If you go
› Where: Songbirds Guitar Museum, 35 Station St. (North), 41 Station St. (South)
› For more information: 423-531-2473
MARCUS KING BAND WITH IDA MAE
› When: 9 p.m. Thursday, Nov. 8 (South)
› Admission: $22
› When: 7 p.m. Friday, Nov. 9 (North)
› Admission: $25
JERRY JOSEPH & THE JACKMORMONS WITH THE AFTERNOONERS
› When: 9 p.m. Friday, Nov. 9 (South)
› Admission: $12
› When: 8 p.m. Saturday, Nov. 10 (North)
› Admission: $25-$75
NIRVANNA: TRIBUTE TO NIRVANA WITH STONED COLD FOX
› When: 9 p.m. Saturday, Nov. 10 (South)
› Admission: $12 in advance, $15 day of show
AMANDA SHIRES WITH CORY BRANAN
› When: 7 p.m. Tuesday, Nov. 13 (South)
› Admission: $18 in advance, $20 general admission, $85 VIP Meet-and-Greet
› When: 8 p.m. Tuesday, Nov. 13 (North)
› Admission: $20 in advance, $23 day of show
There are as many ways and places to write songs as there are songwriters.
Some clock in at an office and toil away in a cubicle from 9 to 5; others wait for the words to fall from the sky like manna from heaven, or they wait for some muse to whisper the lyrics into their ears.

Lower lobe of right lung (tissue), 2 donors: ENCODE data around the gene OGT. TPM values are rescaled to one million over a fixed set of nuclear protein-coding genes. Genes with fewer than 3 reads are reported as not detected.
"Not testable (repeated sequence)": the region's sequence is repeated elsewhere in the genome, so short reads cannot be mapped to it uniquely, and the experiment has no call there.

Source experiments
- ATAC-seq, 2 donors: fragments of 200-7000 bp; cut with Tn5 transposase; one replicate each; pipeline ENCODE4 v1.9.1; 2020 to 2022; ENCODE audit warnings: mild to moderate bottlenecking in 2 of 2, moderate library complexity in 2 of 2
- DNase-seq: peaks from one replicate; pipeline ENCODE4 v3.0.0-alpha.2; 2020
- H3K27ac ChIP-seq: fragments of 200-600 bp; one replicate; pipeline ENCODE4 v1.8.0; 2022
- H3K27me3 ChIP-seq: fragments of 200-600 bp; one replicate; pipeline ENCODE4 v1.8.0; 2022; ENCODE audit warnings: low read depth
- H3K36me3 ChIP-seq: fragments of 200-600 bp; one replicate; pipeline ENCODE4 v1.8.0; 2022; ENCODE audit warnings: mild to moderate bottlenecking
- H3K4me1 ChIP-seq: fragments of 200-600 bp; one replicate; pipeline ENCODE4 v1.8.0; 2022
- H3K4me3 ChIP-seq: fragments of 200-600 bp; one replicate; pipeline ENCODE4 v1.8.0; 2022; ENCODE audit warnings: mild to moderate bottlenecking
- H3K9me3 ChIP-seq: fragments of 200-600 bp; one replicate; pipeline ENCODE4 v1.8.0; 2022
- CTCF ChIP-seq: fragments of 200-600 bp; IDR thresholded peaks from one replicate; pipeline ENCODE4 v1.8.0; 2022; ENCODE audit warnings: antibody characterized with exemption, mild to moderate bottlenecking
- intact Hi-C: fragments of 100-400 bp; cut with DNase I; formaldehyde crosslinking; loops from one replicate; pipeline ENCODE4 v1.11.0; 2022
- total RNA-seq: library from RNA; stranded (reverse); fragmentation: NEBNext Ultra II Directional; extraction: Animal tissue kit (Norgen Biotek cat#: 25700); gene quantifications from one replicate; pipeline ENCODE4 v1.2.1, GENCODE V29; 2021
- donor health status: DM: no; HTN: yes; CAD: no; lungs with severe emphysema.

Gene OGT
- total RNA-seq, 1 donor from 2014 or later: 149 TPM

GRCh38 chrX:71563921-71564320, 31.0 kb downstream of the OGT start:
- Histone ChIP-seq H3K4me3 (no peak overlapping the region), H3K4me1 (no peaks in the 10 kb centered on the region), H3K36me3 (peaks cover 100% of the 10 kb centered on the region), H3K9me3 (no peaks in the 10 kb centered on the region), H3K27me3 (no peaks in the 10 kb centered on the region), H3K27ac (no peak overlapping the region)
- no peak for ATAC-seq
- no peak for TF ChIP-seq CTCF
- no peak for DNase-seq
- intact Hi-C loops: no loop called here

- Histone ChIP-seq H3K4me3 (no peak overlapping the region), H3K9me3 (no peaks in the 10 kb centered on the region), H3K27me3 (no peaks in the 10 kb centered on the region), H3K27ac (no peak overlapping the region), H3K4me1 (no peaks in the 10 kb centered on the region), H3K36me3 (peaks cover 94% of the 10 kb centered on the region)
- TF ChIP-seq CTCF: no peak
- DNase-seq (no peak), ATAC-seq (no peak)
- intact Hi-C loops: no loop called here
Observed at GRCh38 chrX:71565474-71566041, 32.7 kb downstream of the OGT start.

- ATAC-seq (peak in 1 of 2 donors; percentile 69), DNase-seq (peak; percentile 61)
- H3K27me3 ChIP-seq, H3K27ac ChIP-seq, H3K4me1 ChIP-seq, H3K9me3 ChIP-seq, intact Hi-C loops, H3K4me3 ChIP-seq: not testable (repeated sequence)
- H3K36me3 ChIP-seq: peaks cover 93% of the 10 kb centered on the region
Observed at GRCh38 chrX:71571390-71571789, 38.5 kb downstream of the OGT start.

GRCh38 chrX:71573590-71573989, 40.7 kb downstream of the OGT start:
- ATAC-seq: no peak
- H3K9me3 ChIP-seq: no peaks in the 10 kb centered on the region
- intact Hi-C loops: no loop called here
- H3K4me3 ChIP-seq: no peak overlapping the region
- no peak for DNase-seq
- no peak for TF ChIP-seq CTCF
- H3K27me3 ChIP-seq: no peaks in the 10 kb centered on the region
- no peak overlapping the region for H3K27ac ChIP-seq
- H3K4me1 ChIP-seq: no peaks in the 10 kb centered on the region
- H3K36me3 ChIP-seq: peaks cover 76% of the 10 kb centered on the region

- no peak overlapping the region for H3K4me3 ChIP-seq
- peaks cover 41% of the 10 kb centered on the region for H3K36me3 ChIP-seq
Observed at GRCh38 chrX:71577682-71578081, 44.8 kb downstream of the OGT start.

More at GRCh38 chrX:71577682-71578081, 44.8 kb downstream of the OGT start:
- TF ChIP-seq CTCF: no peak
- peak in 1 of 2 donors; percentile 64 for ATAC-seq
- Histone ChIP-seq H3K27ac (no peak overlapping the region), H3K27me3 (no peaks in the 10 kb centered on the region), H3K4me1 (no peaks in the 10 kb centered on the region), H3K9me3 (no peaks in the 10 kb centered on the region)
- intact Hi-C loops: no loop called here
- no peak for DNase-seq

Amanda Shires, who just released her latest album, "To The Sunset," found her muse in the only quiet place she could find in the house she shares with husband Jason Isbell and their 3-year-old daughter, Mercy.
"I was just writing songs in my closet in that time of isolation and quiet."
Wait, is that a literal closet or a euphemism?
"A literal closet. After I had Mercy, it was the only place I could work. Jason and I decided to move my things into a closet, and it's not a Kardashian closet. It's a regular closet."
What she found in her quiet place was a collection of songs that reveal a confident woman, getting more and more comfortable with herself and her songwriting. The record is being hailed by many as one of the best releases of the year. It is a mix of pop, country and Americana.
Even though this is her sixth solo album, Shires says she is still learning to look within herself for her songs.
"It's what came out, combined with a better sense of myself," she says. "I've gained a little more confidence. I'm OK with putting my work up on the wall for everybody to see and comment on. I'm more OK with my feelings and the way my process works."
The evolution has come about for several reasons.
"When I started writing and moved to Nashville and pursued this, I didn't have a lot of life experience. I wrote other people's stories or I made up stories, but as I've grown and lived a while, I have a better sense of where I stand."
She also finished work on her master's degree in poetry. So for the first time in a long time, she was able to focus on songwriting, albeit in a closet.
"My focus was just on writing these songs," she says.
Contact Barry Courter at firstname.lastname@example.org or 423-757-6354.